Getting vehicles tagged(license plates)/ Registered / Tax Office property taxes always requires running back and forth between the two offices, and it's annoying, but it's reality.

In Short:
At Age 15, just obtain the bus. If out of state, sign the title, do nothing else with it until you are old enough to register it in your state. (Don't even fill in the odometer yet if the title is out of state because your parents may have to drive it a few miles here and there to get fixes done mechanically and the values won't match. Some states care, others don't), when you go to register it officially and old enough to drive, fill in the odometer to what's on the bus itself at that time. (If the seller filled it in automatically already, then don't worry too much about it, just don't drive the bus more than a few hundred miles before you actually register it) You can explain transporting it and maintenance and the DMV will understand a few hundred miles, but it's over 1000 miles, they may not believe you and fine you for driving it without tags and registration.

So, if the Title is "In State", register it at the tax office, pay the Cheap property taxes on it, and then go to DMV, and turn in license plates (with title in hand, signed and fill out the odometer portions because DMV is seeing it for the first time in your name and expect the odometer to be filled out, and be prepared to pay the sales tax at that time) and wait until you're 16.

Additionally:
A Bill of sale will be required as well when you purchase it. It can literally be a piece of paper with their signature, and it should match the signature on the title of the previous owner. Don't forget to obtain a bill of sale with his signature stating what you bought it for.

A bill of sale should include:
Address of the previous owner (Should match address on the title)
Should include the VIN# of the bus
Should include the year and make and model of the bus.
Should include the price paid for the bus.
And should be signed, and signature should match signature on the title. And should have the guys name in print in addition to the signature, so the DMV can read it.
Should include the buyer (Your name) in print, and signed in cursive as well.
Should include the Date on the paper.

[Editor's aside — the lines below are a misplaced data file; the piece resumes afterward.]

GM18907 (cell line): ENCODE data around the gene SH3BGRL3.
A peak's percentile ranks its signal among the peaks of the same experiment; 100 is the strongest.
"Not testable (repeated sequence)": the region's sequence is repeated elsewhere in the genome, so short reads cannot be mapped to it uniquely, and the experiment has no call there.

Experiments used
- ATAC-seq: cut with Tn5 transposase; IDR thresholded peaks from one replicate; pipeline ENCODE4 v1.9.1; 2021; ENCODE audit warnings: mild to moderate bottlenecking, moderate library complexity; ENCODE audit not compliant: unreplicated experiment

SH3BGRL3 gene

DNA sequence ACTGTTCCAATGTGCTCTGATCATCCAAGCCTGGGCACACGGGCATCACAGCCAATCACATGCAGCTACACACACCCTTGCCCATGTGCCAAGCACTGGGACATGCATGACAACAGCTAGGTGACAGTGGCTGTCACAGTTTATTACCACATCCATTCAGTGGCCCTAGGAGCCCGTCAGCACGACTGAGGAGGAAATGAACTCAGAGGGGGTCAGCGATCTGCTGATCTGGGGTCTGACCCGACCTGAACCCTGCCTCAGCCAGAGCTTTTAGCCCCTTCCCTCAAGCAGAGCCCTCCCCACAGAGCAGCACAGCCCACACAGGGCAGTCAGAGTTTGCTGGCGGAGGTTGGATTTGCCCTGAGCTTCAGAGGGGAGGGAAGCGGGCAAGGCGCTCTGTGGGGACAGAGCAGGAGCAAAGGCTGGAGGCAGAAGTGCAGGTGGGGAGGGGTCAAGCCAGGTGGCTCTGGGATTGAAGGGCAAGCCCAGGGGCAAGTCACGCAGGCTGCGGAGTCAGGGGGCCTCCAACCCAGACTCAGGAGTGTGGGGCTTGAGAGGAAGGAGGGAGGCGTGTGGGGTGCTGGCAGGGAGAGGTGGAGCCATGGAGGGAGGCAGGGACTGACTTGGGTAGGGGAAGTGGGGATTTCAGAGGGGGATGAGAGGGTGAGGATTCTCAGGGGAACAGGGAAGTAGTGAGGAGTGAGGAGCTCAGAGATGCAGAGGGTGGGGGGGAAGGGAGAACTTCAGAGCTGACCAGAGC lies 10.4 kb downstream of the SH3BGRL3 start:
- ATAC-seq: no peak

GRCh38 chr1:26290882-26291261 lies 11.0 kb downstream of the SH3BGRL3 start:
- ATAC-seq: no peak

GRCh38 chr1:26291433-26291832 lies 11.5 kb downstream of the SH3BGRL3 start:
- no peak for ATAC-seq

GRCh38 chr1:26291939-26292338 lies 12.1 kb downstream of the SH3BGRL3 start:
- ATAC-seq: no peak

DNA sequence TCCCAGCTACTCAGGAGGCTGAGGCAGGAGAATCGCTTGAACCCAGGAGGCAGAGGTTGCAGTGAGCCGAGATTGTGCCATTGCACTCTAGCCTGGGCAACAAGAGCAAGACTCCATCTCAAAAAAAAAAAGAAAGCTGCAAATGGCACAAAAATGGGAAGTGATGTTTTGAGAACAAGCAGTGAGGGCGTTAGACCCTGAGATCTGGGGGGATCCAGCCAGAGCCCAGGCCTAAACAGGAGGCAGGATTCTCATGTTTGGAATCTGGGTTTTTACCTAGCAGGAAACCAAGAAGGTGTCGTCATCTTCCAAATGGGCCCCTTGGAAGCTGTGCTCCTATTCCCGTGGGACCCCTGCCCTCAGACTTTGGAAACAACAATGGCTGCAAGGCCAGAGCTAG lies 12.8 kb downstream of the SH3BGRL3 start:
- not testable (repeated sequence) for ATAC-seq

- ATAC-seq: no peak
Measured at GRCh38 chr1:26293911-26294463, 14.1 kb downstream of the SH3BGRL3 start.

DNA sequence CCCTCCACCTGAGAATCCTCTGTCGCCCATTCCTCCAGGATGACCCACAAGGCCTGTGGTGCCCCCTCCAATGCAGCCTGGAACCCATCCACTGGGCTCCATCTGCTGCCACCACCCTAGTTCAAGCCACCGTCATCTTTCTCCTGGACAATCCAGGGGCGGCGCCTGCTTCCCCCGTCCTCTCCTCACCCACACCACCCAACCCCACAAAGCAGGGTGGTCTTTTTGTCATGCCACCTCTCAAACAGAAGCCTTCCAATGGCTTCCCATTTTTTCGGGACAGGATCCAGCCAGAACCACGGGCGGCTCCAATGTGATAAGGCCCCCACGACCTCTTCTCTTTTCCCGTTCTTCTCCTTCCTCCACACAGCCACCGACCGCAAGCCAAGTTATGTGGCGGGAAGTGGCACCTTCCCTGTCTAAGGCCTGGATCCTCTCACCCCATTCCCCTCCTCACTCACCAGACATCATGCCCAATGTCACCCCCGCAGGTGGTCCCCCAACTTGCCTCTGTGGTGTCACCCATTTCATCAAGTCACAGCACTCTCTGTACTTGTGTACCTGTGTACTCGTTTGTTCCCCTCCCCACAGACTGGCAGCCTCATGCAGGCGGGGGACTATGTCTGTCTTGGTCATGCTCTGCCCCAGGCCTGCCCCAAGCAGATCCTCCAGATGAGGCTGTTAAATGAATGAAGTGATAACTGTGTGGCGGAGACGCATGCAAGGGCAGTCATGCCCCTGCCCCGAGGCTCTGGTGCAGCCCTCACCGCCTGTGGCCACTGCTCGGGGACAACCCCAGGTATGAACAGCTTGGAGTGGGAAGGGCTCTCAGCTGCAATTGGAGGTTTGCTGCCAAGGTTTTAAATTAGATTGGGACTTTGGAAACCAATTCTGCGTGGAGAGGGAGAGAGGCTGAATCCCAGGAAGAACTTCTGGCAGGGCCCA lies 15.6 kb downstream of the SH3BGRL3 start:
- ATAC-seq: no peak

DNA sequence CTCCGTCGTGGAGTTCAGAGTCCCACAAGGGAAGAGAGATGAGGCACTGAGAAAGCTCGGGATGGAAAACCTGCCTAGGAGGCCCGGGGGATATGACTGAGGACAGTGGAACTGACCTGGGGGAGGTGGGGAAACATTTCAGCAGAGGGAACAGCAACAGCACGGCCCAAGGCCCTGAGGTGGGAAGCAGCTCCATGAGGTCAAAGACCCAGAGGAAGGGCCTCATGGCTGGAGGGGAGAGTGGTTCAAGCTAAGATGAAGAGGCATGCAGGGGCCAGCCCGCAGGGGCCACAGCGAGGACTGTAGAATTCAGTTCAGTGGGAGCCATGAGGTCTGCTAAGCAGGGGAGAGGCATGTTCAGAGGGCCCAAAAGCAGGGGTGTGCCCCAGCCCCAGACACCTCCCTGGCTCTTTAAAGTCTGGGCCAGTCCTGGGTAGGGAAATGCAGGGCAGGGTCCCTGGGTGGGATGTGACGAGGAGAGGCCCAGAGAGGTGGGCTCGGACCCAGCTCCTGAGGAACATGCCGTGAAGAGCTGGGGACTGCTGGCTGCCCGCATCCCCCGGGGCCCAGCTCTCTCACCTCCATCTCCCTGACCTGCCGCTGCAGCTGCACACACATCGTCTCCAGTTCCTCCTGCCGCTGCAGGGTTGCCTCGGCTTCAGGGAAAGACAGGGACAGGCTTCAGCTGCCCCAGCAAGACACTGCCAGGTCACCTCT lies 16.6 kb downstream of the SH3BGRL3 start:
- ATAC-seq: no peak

Example Bill of sale:
Could just be a blank piece of paper that's written in paragraph form like:

Address: Sellers address (Should match titles address)

This is a bill of sale for a 1995 International 3800 Bus. Vin# <some vin> For the amount of $5000.

Signed: <Signature> and printed name of seller>
Buyer: <Your signature, and printed name of buyer>

That's it. Have it with you at the DMV and Tax offices in case they ask for it, (they will).

Also to note:
The DMV will collect an initial sales tax as well which the sale price you are buying it for must be on the Bill of Sale. Whatever the sales tax is in your state, calculate the percentage of the sales price to the percentage owed, and expect to pay the DMV that value when you turn in the tags.

Example if sales tax is 7% in your state, and you buy the bus for $5000, it's 5000 * 0.07 = $350, so expect to pay that the first time you show the DMV your title. Adjust the math for your state and price you buy the bus for.

If you have questions about any of this, Private Message me. You're parents may not even full understand this as most do not, but this is the best way to navigate these waters in your situation.

Fees expected to pay:
Sales Tax (One time) at DMV.
Property Tax (Yearly) at Tax Office.
Tags License Plates/ Registration at DMV. (Plates every 2 years on average in most states) and Tags/registration (every year).

And one last thing:
If it is an out of state title, when you turn 16, do an application for title at the DMV first by handing in the out of state title, pay the sales tax, wait 30 days for them to mail you a fresh title in state, then go to tax office, register the vehicle with the tax office, pay the annual property tax, then go back to the DMV once you have the new in state title, and pay for license plates/tags, and good to go.

Good Luck young sir!
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Old 05-06-2024, 09:58 AM   #7
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I think his initial question though was could he own one. The answer is Yes. You can own it. It's no different than going to a store and buying anything at age 15. You're allowed to.
Absolutely, they can legally own the bus at 15, but OP said "I知 super motivated to get a 4 window mini school bus when I get my license." Assuming they're going to be getting that license, earliest possible at age 16 in MA, is why I suggested this:

Quote:
Originally Posted by nocoasty View Post
I'd check with your local DMV just to be sure before you make the leap.
Simply because I don't live in MA and there could be laws and restrictions that I'm unaware of here.

Quote:
Originally Posted by nocoasty View Post
As of July 1, 2023, Massachusetts residents who are 16 years old can apply for a standard driver's license, which is a Class D or M license. A Class D license, also known as a passenger license, allows the driver to operate a small truck, van, or car.

What is the weight limit for Class D license in Massachusetts?
Class D: May operate any motor vehicle whose manufacturer's gross vehicle weight rating (GVWR) does not exceed 26,000 pounds or whose gross vehicle weight when loaded does not exceed 26,000 pounds.
And then based on owning the bus after getting their license, I agreed with the statement on insurance because paying insurance at age 16 on a vehicle registered solely in your name is a massive expense.